The horrible murder of George Floyd happened in the U.S. In the Indian state of Tamil Nadu, two ordinary men P Jeyaraj and his son J Fenix were brutally murdered. While 0racism was an attributing factor in the first case, the second one doesn’t seem to have a caste angle. The only commonality is that both saw the use of brutal force by the police. The Indian case was so brutal and horrendous that we ask the question, “How can they do something like this?”
There are a lot of demands of justice in both these cases. In the case of George Floyd, the police officers are already named in the murder charge sheets. I hope the same will happen in India too. But this can’t and shouldn’t stop there. There is a constant demand in the U.S. with movements like #BlackLivesMatter. In India too, there is a demand for the systemic reform of mechanisms like the police system. But one of the dangers is that the system will delay the process of punishments to the police officers that the question of systemic reform will be forgotten.
Adolf Eichmann is one of the most studied personalities connected to the Holocaust and World War II. “He was tasked by the Nazis with facilitating and managing the logistics involved in the mass deportation of Jews to ghettos and extermination camps in Nazi-occupied Eastern Europe during World War II.” He was captured by Israel in 1960 and later executed in 1962.
Philosopher Hannah Arendt has studied him and brought a very powerful idea called “banality of evil”. Banality means the ordinary nature. Thomas Wiley says that Arendt’s question was “Can one do evil without being evil?” and her matured response in 1971 was,
“I was struck by the manifest shallowness in the doer [i.e. Eichmann] which made it impossible to trace the uncontestable evil of his deeds to any deeper level of roots or motives. The deeds were monstrous, but the doer — at least the very effective one now on trial — was quite ordinary, commonplace, and neither demonic nor monstrous.”
While accepting the horrendous nature of crimes of Eichmann, Arendt was confident that he was not evil and there was something else that led to the crime. She was critiqued by many, who stated that she failed to see the radically evil side of the person. A handwritten letter by Eichmann (published only in 2016) to the Israel president of 1962 appealing for clemency (two days before his execution) is worth reading.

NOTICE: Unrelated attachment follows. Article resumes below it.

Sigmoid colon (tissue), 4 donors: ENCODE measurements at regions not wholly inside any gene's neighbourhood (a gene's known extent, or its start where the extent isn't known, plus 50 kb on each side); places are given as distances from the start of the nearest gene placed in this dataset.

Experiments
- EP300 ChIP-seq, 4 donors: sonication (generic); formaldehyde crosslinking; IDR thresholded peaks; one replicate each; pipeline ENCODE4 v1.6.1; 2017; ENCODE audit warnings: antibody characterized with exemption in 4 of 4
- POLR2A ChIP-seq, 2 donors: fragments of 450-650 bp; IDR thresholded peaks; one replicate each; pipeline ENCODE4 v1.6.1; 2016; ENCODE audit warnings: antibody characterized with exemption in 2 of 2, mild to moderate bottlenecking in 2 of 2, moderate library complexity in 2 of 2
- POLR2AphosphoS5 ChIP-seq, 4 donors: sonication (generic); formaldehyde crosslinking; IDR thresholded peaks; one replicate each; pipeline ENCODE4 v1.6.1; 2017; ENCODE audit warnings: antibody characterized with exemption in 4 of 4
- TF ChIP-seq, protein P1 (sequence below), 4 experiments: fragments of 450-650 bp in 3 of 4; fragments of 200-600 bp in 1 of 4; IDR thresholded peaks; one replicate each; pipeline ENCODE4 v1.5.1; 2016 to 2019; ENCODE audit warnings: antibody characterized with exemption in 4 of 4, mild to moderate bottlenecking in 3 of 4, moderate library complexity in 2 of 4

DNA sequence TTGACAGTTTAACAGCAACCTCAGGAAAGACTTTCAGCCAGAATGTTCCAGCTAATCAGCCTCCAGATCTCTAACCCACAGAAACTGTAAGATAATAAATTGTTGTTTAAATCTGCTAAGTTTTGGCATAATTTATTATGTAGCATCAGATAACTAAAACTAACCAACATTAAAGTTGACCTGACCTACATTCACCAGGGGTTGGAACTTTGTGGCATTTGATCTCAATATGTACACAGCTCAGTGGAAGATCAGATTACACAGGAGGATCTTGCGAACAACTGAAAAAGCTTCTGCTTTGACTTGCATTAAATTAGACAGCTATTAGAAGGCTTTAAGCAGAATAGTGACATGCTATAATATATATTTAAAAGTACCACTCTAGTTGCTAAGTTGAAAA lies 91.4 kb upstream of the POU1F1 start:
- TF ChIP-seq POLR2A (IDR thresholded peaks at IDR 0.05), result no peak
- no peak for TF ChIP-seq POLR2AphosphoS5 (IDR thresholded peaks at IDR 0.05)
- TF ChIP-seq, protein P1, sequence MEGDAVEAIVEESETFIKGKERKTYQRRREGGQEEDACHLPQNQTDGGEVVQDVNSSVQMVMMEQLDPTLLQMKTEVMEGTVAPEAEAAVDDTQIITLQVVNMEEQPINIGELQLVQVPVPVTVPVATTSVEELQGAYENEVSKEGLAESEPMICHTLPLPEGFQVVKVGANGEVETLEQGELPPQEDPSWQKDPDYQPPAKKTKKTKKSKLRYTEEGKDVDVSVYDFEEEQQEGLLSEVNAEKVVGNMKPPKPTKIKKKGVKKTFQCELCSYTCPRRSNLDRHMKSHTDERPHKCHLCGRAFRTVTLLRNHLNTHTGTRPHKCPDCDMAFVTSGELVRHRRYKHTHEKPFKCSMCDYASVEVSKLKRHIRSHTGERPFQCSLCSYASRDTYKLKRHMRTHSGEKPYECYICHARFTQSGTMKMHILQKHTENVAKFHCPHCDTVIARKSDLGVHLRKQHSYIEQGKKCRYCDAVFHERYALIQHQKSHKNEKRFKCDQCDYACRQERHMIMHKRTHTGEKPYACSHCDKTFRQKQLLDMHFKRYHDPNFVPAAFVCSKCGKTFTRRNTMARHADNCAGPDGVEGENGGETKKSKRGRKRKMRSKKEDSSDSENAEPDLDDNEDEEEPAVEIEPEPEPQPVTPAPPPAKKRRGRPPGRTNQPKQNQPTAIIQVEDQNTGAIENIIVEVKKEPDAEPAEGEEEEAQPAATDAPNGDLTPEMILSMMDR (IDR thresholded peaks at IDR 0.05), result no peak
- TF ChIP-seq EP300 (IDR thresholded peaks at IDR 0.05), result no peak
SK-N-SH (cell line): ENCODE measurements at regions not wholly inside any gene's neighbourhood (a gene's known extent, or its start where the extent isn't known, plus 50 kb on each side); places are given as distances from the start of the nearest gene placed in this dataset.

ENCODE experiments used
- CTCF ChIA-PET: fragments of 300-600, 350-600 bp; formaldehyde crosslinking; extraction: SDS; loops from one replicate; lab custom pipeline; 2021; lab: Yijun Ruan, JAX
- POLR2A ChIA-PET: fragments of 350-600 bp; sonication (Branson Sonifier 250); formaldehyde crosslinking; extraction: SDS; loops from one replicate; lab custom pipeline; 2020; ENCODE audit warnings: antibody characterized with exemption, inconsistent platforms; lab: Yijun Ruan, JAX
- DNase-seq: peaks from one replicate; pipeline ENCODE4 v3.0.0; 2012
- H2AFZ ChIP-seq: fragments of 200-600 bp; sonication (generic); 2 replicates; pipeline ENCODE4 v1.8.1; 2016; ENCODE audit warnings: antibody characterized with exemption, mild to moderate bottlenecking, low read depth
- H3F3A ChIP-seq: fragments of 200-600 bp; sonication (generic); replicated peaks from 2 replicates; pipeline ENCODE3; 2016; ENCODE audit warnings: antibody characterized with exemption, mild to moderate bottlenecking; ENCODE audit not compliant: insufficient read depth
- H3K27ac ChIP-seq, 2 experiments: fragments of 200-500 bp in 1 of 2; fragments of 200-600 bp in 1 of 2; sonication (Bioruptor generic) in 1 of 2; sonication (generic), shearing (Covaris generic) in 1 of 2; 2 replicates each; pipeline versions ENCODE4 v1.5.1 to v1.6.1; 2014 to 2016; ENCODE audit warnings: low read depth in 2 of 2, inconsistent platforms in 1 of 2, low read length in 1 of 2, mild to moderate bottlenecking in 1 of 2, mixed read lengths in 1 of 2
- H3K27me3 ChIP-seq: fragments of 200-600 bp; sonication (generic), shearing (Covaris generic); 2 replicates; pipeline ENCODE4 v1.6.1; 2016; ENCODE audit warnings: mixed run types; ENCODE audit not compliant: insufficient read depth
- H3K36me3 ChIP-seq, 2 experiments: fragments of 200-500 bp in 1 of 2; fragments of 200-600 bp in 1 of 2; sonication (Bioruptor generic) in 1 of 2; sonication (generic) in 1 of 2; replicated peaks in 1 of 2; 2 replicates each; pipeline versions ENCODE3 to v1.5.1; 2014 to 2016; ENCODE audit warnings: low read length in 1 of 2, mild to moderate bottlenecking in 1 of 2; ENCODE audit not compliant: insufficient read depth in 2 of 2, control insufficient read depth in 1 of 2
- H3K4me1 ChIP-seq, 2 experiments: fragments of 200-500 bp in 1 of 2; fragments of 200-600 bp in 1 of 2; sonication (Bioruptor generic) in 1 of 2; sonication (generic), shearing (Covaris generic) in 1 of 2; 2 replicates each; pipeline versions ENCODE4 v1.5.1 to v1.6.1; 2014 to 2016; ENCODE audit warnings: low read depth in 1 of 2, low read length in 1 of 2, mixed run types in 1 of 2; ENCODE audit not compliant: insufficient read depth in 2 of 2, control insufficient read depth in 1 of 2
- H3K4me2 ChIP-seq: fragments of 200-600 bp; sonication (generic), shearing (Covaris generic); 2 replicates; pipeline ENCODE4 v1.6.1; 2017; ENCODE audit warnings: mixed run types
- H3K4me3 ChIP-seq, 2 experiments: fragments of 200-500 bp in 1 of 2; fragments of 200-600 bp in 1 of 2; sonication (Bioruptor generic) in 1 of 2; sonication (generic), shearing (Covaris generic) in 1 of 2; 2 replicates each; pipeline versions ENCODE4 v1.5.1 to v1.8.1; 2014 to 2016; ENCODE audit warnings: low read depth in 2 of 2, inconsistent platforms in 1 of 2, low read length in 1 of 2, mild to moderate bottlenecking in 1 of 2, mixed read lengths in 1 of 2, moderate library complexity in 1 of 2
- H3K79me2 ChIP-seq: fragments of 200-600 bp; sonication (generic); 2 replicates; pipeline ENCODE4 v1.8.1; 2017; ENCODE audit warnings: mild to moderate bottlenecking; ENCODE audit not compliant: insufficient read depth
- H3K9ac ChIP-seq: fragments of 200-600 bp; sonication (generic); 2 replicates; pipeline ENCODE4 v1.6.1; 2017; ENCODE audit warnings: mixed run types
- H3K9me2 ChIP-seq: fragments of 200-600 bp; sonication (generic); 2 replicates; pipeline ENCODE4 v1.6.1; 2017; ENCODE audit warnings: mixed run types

“There is a need to draw a line between the leaders responsible and the people like me forced to serve as mere instruments in the hands of the leaders, I was not a responsible leader, and as such do not feel myself guilty.”
There is no conclusion of the nature of evil in Eichmann. Eichmann may or may not have been an ordinary person before — we never know. But one thing Arendt attempted to show was that evil could be committed by ordinary people in extreme circumstances. The conclusion, I derive from her, is not that people like Eichmann are innocent, but a call for systemic reforms to avoid any tendencies of polarization (be it caste phobia, race phobia, homophobia, etc.) and to make systems accountable (be it police, army, bureaucrats or leaders of any kind).
“What happens when you put good people in an evil place? Does humanity win over evil, or does evil triumph? These are some of the questions we posed in this dramatic simulation of prison life conducted in 1971 at Stanford University” under Prof. Philip G. Zimbardo.
It was conducted in a simulated prison setting, where a group of young healthy males were randomly divided into guards and prisoners, and they wanted to see the effects on the prisoners after two weeks. Ex-prisoners acted as consultants to make sure that the situation looked real. All the guards and prisoners entered completely into their roles; prisoners suffered terribly; some guards became extremely cruel in their roles; the experiment had to be stopped after six days. One of the prisoners kept in solitary confinement for several hours had given this reaction two months after the study,
“I began to feel that I was losing my identity, that the person that I called Clay, the person who put me in this place, the person who volunteered to go into this prison — because it was a prison to me; it still is a prison to me. I don’t regard it as an experiment or a simulation because it was a prison run by psychologists instead of run by the state. I began to feel that that identity, the person that I was that had decided to go to prison was distant from me — was remote until finally I wasn’t that, I was 416. I was really my number.”
Though the study is criticized by many people and it was done to study the effects on prisoners, one of the surprising conclusions was about the guards. The system converted some ordinary people who are guards (not all) to evil-incarnates. This has to be remembered that they only experienced this system for six days.